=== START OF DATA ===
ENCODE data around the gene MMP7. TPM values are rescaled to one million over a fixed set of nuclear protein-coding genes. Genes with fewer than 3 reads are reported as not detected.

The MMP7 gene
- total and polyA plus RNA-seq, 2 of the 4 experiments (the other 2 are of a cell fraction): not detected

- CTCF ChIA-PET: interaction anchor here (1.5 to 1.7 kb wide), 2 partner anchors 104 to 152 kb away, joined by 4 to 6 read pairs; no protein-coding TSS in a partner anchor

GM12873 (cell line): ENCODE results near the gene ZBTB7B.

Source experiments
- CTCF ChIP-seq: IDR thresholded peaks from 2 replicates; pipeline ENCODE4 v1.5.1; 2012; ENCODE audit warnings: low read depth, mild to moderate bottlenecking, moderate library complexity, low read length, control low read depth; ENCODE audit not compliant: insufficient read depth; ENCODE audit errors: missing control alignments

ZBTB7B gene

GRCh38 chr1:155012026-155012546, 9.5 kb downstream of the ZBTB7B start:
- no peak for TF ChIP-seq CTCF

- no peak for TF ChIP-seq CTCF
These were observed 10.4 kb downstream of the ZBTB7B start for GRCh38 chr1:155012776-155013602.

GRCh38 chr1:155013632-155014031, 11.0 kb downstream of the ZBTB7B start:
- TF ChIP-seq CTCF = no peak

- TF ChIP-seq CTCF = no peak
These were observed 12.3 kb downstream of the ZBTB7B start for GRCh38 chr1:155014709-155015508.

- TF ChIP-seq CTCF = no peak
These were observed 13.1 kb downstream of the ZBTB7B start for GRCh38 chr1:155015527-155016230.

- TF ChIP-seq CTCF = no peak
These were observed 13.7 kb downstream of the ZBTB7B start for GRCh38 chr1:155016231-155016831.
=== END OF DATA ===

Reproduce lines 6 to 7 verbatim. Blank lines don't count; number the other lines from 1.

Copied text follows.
Source experiments
- CTCF ChIP-seq: IDR thresholded peaks from 2 replicates; pipeline ENCODE4 v1.5.1; 2012; ENCODE audit warnings: low read depth, mild to moderate bottlenecking, moderate library complexity, low read length, control low read depth; ENCODE audit not compliant: insufficient read depth; ENCODE audit errors: missing control alignments